Our situation was a little different, because my dad is our architect. He is retired, but still has the program on his computer, so I don't have to pay designer fees, etc. We went to our bank to talk financing. They are having us do an 80% construction loan, which will then be refi'd into a 30 year fixed upon completion. I found it helpful to just sit down with a couple banks and have them walk us through their process. Good luck to you!


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RE: In the begining...

The property is owned as in you do not have a loan on it? If you even had a loan on it, when was it paid off? These are things the bank is going to want to know.


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RE: In the begining...

First, there are a couple considerations, 1. do you own the land outright? And 2. is the value of the home once it is built going to me more than your cost to build?

Q. Did you pay out of pocket for things like plans, design fees, ect before taking out the loan or did you do it all in one fell swoop?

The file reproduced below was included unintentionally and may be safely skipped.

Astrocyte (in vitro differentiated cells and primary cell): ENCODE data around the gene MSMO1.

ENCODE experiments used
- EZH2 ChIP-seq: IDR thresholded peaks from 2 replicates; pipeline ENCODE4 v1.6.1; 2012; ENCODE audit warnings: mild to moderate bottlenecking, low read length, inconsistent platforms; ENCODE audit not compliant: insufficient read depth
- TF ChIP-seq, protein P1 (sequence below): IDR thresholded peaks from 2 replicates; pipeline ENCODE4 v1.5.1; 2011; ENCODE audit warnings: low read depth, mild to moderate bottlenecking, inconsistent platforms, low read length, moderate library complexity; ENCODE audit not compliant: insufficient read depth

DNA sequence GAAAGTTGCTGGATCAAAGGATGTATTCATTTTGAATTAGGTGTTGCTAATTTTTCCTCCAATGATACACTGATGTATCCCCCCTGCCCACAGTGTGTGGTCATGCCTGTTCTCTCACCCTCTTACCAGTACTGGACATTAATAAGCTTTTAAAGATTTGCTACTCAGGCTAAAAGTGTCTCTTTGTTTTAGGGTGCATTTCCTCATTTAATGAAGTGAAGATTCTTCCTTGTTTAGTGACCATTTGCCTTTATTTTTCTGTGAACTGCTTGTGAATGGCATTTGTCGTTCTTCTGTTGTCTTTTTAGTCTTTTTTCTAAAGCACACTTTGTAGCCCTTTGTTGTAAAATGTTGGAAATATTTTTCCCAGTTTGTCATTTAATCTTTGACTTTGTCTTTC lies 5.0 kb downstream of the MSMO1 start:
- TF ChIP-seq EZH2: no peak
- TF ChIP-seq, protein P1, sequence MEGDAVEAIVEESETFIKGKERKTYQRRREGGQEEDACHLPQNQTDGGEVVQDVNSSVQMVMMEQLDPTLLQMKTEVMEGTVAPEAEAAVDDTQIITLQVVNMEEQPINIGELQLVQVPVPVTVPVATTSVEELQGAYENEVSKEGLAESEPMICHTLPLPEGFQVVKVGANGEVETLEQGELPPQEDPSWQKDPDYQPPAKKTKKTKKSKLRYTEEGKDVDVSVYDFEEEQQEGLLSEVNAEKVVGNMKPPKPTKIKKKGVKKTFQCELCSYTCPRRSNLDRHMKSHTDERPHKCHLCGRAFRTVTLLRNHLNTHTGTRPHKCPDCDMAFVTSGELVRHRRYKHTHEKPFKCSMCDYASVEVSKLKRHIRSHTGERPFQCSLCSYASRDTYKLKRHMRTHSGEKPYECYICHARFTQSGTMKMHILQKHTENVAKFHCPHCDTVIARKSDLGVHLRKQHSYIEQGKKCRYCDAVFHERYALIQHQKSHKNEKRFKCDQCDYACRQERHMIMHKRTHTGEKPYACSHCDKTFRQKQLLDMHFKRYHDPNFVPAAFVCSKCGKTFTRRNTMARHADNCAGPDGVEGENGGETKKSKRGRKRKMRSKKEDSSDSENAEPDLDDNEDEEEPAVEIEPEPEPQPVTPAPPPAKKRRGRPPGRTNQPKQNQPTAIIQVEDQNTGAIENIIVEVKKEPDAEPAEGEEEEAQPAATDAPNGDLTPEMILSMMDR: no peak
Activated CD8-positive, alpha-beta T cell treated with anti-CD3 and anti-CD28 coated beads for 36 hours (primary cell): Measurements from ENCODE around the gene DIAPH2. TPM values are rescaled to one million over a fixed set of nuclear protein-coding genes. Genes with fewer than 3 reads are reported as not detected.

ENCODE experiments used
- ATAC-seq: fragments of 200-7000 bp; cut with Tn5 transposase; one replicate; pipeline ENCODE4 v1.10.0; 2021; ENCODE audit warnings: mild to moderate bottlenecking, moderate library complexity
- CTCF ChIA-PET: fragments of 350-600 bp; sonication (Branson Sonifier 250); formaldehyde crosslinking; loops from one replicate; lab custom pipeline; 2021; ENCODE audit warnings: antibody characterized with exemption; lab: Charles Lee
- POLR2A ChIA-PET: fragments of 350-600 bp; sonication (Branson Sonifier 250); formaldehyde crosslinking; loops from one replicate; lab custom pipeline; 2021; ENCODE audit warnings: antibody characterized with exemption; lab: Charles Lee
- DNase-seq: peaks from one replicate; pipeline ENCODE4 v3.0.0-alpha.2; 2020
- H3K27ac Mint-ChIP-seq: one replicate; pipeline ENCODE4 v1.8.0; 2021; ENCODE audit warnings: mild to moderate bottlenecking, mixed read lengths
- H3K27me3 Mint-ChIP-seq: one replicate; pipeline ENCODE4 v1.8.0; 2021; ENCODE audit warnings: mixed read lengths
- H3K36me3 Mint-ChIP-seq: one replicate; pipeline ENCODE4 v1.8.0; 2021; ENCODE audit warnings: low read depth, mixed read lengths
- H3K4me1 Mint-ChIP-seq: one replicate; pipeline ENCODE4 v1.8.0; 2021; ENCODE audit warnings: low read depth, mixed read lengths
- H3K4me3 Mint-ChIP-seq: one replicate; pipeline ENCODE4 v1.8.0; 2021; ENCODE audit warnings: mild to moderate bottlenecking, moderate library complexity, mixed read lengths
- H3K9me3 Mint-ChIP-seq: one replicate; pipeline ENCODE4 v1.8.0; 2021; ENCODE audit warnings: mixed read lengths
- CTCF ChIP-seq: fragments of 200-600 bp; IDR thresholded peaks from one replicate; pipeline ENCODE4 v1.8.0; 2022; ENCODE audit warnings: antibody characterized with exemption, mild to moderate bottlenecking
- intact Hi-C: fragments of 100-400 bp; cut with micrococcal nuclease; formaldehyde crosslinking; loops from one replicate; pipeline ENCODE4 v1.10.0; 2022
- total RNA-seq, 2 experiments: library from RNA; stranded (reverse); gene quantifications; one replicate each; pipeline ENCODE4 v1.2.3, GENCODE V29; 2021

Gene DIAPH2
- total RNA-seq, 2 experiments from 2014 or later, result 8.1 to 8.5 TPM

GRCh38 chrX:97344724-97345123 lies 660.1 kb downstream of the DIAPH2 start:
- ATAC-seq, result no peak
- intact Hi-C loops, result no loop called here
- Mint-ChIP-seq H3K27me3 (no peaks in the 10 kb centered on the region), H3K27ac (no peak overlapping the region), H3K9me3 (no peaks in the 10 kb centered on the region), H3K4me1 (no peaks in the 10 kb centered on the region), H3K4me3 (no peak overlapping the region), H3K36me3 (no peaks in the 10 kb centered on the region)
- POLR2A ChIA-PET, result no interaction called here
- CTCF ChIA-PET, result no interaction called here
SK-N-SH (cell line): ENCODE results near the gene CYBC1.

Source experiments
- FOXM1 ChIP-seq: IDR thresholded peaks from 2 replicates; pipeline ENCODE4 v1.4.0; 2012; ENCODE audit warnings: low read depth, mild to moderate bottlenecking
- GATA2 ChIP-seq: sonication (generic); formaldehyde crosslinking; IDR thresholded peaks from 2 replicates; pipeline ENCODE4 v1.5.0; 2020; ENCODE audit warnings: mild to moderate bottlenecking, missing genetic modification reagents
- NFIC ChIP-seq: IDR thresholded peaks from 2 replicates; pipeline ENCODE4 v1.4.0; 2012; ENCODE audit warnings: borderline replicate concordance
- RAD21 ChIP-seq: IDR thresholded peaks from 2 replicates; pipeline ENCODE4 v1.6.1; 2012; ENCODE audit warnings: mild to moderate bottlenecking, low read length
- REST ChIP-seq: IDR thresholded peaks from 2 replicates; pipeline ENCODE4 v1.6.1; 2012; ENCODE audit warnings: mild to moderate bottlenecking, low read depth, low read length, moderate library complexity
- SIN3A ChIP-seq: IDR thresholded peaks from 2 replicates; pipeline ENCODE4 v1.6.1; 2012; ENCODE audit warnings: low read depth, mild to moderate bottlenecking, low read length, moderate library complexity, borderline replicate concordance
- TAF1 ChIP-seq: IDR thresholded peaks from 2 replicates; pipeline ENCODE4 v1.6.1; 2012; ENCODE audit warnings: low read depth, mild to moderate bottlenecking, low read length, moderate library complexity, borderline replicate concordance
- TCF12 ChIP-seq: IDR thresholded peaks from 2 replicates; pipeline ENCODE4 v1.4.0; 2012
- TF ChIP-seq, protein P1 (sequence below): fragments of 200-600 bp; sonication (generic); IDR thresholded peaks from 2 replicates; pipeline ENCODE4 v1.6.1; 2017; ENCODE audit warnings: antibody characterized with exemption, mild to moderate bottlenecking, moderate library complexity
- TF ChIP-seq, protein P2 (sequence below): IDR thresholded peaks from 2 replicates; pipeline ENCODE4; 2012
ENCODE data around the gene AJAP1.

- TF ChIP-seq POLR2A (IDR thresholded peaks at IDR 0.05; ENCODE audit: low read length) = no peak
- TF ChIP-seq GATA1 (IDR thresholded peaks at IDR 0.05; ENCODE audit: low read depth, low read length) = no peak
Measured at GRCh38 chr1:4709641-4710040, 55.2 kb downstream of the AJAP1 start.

Yes. Personally we paid for design fees, engineering and we will be paying for permits and costs to the electrical utility all upfront. All of these costs were much higher than we anticipated, so start finding out what it will cost in your area now. Start shopping around now for a floor plan, if you can find one online and just get it modified great, if not start working with a designer as soon as you can afford it. You may also need things such as topographic map, drainage plan or other engineering requirements as required by your city/county. Start looking into what is needed in your area now.

Q. One bank offered an 80% construction loan. Does this factor in the value of the property or does this mean that if our house will cost $300,000 to build we need to have $60,000 as a down payment?

This goes back to what the home is worth once it is built. If for example your home will cost $400,000 to build, and it will be valued at $500,000 most banks will consider that $100,000 in equity (being the land you own) as being part of your downpayment. This will greatly affect how much you need to have saved.

Three banks to talk to: US Bank, Wells Fargo and Umpqua Bank.


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RE: In the begining...

Let me run back over that last one again as I'm not sure my example was clear.

If it will cost $300,000 to build, and the appraised value of your completed home is $360,000, AND the bank is willing to lend 80% LTV (Loan to Value) you would not need a downpayment at all. You would just need to cover closing costs and all your upfront costs.